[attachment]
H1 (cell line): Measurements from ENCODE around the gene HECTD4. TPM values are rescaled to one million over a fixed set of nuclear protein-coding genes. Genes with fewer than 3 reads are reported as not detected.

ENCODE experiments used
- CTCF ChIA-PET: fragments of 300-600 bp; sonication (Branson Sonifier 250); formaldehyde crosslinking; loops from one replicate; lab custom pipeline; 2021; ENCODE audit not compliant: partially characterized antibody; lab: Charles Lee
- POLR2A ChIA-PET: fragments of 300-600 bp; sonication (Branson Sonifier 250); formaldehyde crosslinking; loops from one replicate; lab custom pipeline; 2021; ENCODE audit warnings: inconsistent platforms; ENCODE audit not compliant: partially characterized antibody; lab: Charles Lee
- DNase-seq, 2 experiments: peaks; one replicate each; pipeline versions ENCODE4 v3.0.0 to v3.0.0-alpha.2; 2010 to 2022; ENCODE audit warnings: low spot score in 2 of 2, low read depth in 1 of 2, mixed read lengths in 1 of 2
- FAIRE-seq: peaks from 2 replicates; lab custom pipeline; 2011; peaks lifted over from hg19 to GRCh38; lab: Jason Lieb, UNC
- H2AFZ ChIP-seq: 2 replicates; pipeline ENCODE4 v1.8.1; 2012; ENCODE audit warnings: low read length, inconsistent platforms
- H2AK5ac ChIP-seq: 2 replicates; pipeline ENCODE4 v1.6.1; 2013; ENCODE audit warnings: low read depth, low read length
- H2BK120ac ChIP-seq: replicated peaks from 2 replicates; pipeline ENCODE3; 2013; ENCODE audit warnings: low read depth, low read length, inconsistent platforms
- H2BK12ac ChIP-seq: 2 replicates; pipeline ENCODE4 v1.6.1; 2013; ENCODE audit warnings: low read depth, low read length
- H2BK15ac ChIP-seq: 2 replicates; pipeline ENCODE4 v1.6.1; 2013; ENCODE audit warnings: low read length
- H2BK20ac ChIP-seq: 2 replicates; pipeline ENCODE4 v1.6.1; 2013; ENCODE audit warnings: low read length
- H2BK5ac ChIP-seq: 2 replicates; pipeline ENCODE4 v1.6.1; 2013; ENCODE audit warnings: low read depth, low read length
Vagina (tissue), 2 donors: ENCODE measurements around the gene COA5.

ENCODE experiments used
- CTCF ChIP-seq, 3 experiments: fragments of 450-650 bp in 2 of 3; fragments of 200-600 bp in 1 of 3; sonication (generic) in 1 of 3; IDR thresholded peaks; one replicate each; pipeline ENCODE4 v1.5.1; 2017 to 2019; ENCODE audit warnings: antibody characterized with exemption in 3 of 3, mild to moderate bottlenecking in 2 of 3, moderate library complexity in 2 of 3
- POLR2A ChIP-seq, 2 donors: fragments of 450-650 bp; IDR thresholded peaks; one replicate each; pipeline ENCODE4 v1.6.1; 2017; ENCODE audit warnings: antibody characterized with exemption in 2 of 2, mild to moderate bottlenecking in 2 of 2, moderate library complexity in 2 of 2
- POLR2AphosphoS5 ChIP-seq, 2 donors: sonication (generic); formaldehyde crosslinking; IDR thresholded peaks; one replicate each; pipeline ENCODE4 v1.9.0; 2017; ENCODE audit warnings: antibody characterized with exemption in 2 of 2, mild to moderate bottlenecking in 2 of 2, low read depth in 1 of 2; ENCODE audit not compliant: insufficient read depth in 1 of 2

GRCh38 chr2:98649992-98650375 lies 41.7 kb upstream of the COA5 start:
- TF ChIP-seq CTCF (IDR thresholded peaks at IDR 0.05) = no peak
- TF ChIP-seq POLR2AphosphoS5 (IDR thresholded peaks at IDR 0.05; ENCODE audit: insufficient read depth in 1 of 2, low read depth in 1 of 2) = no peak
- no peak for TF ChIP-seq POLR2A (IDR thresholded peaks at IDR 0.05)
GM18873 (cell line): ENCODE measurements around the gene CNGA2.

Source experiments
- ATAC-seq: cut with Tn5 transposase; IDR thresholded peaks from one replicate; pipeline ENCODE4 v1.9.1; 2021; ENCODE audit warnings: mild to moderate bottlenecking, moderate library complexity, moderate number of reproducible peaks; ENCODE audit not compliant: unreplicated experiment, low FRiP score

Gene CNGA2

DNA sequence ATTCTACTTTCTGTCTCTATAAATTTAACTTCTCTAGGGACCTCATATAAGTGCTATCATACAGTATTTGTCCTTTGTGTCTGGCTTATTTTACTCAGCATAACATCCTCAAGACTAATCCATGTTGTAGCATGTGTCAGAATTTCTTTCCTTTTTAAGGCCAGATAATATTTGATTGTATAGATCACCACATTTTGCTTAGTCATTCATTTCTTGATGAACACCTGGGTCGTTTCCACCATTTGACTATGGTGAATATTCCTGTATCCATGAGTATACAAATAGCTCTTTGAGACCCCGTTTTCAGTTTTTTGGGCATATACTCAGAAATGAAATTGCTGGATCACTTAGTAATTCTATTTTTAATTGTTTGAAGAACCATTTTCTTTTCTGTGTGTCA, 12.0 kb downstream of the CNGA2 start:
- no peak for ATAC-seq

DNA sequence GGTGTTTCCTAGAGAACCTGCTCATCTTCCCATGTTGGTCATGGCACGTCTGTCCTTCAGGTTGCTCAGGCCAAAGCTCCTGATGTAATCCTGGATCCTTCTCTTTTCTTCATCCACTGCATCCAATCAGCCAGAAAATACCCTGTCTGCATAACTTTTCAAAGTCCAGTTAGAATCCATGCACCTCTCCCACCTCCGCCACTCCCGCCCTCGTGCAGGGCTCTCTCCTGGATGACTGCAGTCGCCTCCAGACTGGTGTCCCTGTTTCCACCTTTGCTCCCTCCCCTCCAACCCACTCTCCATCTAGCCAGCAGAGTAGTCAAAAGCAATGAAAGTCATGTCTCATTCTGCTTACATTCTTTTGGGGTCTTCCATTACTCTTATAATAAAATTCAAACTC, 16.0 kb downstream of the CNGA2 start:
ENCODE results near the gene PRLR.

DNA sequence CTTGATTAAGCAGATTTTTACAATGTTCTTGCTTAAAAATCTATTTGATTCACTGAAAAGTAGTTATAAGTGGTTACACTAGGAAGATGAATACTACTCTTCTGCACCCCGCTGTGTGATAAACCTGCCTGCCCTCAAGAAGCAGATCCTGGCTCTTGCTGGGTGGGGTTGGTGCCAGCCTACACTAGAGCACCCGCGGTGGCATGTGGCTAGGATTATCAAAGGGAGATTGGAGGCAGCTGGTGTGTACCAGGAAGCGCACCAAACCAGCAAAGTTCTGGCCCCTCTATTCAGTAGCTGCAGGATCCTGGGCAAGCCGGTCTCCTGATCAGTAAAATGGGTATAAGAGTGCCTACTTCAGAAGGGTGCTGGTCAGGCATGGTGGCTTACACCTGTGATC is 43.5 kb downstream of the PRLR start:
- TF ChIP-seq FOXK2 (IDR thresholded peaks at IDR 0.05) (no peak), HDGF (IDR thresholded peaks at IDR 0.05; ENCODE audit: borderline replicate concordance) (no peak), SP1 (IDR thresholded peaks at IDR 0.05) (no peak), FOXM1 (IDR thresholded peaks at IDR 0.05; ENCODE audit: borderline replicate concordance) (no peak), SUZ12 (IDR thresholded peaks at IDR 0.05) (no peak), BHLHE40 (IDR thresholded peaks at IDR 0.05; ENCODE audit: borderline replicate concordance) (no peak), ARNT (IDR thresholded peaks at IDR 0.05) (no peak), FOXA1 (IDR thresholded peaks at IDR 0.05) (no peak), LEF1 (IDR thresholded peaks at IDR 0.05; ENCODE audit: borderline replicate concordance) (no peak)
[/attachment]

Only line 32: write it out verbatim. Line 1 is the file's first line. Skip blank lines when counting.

- TF ChIP-seq FOXK2 (IDR thresholded peaks at IDR 0.05) (no peak), HDGF (IDR thresholded peaks at IDR 0.05; ENCODE audit: borderline replicate concordance) (no peak), SP1 (IDR thresholded peaks at IDR 0.05) (no peak), FOXM1 (IDR thresholded peaks at IDR 0.05; ENCODE audit: borderline replicate concordance) (no peak), SUZ12 (IDR thresholded peaks at IDR 0.05) (no peak), BHLHE40 (IDR thresholded peaks at IDR 0.05; ENCODE audit: borderline replicate concordance) (no peak), ARNT (IDR thresholded peaks at IDR 0.05) (no peak), FOXA1 (IDR thresholded peaks at IDR 0.05) (no peak), LEF1 (IDR thresholded peaks at IDR 0.05; ENCODE audit: borderline replicate concordance) (no peak)